This year, I plan to write about a more personal journey. A couple years ago, I, along with a former business associate and my wife, started a new soap business called Ti LeBlanc. While BPTrends has some of the finest business process practitioners in the world working with them, I don't see too much content for small business owners.
In fact, a few years ago when I was speaking on the topic of BPM for small business in London, I was shocked to find that they had put me in the biggest room at the conference. I figured with all the people representing larger corporations there, nobody would be interested in what I had to say. Was I ever wrong. The room was packed. Apparently, bigger organizations were hoping they could learn some tricks from people who work with smaller organizations.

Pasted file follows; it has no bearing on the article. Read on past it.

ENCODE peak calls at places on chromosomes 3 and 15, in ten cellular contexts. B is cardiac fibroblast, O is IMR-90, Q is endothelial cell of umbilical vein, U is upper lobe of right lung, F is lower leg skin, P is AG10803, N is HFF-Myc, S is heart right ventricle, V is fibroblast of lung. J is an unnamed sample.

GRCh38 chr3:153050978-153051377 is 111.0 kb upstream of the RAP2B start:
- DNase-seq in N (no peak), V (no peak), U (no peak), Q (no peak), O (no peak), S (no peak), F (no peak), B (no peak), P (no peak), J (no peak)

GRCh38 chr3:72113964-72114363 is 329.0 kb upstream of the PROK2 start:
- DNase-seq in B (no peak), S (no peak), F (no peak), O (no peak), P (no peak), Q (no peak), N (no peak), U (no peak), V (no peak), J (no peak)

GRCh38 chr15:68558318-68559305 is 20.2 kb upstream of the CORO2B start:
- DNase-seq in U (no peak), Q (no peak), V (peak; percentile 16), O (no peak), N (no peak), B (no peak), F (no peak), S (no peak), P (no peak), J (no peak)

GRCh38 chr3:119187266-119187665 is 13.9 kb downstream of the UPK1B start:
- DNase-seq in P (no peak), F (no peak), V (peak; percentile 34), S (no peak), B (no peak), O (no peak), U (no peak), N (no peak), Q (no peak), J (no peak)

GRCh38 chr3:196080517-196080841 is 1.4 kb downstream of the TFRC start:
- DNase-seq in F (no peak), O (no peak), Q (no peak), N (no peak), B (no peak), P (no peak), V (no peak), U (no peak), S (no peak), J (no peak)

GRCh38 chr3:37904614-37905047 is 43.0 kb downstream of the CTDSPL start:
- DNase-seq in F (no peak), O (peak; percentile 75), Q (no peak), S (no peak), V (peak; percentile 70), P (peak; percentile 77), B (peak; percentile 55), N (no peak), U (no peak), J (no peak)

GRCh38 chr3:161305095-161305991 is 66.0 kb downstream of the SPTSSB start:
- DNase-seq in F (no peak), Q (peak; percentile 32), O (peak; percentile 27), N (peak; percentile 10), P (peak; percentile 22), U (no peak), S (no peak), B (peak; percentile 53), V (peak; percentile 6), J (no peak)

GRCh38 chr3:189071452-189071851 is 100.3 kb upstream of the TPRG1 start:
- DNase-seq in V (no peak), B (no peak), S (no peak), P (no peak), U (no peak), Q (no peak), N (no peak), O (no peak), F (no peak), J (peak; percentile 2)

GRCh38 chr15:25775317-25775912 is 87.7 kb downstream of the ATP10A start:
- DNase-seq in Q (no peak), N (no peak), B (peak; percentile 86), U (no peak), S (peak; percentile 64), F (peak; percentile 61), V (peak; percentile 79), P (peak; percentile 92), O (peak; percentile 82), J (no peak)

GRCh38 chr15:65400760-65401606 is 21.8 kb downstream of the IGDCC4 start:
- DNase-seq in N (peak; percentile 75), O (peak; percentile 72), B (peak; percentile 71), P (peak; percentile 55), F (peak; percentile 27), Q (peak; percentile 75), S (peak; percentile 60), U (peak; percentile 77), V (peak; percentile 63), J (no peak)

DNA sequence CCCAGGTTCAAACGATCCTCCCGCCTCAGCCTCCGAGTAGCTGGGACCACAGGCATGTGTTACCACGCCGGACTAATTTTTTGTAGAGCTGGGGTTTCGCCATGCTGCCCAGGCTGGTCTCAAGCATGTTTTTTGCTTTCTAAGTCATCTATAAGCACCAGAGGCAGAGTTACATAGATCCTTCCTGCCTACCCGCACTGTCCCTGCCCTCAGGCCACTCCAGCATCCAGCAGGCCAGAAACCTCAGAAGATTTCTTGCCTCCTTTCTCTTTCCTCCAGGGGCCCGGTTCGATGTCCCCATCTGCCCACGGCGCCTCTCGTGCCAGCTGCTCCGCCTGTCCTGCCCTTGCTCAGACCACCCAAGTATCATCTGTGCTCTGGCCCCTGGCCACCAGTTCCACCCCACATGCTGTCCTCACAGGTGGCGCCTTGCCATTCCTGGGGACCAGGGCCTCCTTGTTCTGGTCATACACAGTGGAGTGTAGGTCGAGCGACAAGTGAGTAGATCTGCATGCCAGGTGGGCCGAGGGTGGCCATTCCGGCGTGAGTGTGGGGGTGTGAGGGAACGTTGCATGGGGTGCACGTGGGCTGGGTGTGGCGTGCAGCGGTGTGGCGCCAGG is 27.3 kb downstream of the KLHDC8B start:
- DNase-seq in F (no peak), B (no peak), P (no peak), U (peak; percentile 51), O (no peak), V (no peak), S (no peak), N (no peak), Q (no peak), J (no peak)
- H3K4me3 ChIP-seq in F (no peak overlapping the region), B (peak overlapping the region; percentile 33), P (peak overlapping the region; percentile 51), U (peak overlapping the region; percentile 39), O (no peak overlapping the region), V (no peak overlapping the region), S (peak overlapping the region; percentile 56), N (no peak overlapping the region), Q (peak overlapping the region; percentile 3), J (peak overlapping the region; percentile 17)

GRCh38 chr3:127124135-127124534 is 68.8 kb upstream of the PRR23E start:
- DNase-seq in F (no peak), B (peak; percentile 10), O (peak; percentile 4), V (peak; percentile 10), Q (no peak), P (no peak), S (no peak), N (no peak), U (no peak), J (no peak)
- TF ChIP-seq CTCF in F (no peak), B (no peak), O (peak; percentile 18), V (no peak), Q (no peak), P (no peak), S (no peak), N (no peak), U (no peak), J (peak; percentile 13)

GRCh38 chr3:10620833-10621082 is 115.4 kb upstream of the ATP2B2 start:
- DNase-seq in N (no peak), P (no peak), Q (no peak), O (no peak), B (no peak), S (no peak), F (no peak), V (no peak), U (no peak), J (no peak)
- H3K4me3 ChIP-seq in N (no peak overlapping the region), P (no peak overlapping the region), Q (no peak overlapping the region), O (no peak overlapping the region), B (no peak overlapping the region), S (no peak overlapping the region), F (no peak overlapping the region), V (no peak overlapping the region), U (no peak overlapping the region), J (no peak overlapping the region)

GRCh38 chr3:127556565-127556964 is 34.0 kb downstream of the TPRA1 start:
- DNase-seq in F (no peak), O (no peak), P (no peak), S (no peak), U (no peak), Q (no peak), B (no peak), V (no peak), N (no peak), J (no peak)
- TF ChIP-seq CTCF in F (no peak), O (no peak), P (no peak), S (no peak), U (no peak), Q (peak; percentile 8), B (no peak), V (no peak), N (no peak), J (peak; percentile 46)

Thus, I find myself back in the same situation, only this time I will be writing instead of speaking. I hope to publish a few Columns this year to share our progress and offer insight into what we learned as we apply everything we know about process management. This will by no means be a promotion of our business. I will be sharing some of the dirty underside as well as our victories.
First, Some Background
Dana, my former business associate, and I had remained friends after going our separate ways professionally. Prior to working together, we had both had successful startups. Neither of us were independently wealthy after selling our businesses, so we still have a desire to realize that dream. We also both have a background with business process management, although from different perspectives as you will learn. My wife, Elizabeth, has only been married to an entrepreneur, which I suppose makes her somewhat qualified.